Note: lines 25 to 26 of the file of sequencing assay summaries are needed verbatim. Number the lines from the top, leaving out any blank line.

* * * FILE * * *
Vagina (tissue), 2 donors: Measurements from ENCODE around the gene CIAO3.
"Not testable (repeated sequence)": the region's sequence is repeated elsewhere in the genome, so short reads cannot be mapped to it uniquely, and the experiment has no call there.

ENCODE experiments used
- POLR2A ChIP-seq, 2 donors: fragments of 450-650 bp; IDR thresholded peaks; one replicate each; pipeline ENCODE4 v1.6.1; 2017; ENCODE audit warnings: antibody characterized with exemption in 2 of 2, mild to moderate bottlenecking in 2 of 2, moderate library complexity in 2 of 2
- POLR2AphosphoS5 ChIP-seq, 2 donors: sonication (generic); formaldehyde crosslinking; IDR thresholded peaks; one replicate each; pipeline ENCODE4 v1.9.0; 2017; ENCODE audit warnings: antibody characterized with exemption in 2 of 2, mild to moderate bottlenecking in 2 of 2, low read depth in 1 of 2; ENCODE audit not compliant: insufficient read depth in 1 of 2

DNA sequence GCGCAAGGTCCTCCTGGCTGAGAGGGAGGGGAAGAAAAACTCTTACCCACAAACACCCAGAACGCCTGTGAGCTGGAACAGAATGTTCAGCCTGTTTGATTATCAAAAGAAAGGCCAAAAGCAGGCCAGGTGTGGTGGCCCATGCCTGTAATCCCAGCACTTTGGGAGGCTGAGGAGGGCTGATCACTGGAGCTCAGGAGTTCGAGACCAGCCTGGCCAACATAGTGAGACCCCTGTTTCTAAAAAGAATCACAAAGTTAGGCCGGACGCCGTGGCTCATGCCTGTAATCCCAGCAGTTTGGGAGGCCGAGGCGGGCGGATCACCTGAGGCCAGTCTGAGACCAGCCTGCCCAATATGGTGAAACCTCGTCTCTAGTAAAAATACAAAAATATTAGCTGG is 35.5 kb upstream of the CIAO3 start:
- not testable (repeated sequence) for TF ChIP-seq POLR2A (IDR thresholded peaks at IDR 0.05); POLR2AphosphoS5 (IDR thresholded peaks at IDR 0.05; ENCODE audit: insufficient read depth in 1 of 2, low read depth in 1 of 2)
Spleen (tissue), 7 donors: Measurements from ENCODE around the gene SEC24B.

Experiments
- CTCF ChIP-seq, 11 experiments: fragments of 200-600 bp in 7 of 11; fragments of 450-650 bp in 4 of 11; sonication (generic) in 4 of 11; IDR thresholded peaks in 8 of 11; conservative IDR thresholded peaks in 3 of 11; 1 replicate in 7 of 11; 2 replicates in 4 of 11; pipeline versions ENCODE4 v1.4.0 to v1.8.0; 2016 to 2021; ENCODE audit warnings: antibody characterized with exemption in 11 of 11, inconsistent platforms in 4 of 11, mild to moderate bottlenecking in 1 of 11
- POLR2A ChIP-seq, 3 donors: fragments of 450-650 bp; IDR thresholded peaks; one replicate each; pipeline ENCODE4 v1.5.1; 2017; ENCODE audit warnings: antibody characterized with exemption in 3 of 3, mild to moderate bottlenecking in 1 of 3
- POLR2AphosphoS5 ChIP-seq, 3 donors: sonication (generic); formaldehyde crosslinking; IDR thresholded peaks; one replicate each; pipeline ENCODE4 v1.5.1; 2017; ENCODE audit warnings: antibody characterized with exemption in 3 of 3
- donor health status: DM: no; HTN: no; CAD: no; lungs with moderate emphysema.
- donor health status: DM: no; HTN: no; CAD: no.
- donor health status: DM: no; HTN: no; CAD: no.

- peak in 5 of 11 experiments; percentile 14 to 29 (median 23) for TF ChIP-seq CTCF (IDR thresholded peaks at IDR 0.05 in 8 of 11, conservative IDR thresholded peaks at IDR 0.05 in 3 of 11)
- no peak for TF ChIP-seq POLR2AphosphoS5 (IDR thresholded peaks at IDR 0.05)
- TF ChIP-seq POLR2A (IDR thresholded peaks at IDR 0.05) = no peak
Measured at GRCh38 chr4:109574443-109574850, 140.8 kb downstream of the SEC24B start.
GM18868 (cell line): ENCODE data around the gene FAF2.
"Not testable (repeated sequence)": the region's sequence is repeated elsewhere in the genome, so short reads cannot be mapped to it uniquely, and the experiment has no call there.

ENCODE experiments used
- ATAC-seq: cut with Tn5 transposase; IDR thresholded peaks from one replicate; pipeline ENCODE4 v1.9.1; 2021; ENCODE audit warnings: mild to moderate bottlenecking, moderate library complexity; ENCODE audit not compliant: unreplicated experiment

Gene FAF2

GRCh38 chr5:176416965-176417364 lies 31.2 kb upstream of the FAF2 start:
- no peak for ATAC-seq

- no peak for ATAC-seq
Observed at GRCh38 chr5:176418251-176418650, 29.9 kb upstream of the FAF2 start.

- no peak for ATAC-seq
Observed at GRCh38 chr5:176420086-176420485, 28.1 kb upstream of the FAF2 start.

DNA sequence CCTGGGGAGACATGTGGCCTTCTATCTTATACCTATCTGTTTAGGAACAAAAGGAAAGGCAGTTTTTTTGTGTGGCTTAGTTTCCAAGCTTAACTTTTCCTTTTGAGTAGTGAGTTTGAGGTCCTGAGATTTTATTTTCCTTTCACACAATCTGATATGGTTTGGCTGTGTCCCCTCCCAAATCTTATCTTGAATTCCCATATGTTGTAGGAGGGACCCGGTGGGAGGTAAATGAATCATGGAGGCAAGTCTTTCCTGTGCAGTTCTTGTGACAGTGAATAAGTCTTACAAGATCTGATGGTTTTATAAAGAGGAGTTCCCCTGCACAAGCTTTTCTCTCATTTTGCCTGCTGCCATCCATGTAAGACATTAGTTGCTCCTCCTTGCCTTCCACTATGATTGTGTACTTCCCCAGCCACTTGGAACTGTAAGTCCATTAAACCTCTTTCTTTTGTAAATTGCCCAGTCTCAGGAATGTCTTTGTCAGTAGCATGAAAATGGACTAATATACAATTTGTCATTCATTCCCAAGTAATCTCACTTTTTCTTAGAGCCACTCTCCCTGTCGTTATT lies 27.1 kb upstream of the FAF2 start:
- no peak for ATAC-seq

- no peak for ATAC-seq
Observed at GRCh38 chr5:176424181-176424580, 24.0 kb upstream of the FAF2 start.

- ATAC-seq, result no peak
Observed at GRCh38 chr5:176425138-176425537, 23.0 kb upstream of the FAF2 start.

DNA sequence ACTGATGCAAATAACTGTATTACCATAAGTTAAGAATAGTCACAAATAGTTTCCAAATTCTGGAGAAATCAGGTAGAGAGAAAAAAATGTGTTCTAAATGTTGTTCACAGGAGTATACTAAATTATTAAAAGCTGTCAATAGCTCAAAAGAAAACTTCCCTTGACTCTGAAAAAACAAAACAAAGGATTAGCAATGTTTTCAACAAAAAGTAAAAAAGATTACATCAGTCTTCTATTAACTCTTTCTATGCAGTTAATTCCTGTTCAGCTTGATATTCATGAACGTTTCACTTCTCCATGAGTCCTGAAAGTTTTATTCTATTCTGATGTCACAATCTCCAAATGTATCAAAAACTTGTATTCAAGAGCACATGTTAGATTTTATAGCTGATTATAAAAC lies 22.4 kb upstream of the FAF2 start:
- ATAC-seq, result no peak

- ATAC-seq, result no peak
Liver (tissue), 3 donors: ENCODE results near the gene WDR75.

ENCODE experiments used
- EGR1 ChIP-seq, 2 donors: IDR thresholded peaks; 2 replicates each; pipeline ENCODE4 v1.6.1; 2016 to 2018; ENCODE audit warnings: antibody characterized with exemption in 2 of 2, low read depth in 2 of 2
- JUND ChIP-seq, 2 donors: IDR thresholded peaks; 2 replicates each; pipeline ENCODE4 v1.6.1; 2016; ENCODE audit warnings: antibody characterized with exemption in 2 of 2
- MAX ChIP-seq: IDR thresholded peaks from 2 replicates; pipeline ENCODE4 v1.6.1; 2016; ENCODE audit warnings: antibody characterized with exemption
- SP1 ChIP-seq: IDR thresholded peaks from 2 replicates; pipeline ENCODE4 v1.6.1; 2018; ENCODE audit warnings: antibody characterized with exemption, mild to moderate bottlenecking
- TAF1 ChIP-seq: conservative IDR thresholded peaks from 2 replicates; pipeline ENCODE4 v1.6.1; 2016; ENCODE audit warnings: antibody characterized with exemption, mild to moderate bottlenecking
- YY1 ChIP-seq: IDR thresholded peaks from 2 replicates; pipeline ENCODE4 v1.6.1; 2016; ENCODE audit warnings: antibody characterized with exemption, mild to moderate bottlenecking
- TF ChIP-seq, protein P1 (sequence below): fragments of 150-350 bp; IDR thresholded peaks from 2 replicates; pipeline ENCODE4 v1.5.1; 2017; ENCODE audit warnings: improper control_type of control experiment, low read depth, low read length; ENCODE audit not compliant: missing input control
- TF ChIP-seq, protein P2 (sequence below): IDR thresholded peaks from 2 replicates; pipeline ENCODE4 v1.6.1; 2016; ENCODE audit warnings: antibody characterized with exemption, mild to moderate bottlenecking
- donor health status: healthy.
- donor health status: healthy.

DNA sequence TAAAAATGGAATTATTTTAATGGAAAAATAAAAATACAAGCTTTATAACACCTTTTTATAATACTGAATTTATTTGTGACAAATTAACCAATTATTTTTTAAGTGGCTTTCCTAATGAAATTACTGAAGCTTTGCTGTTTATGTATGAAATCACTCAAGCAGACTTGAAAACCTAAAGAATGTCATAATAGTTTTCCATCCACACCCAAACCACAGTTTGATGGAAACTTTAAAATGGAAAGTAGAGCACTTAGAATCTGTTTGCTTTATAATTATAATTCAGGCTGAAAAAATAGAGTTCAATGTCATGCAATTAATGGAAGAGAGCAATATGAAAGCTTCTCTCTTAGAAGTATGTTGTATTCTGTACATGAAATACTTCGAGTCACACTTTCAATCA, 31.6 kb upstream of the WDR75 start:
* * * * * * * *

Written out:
GRCh38 chr5:176416965-176417364 lies 31.2 kb upstream of the FAF2 start:
- no peak for ATAC-seq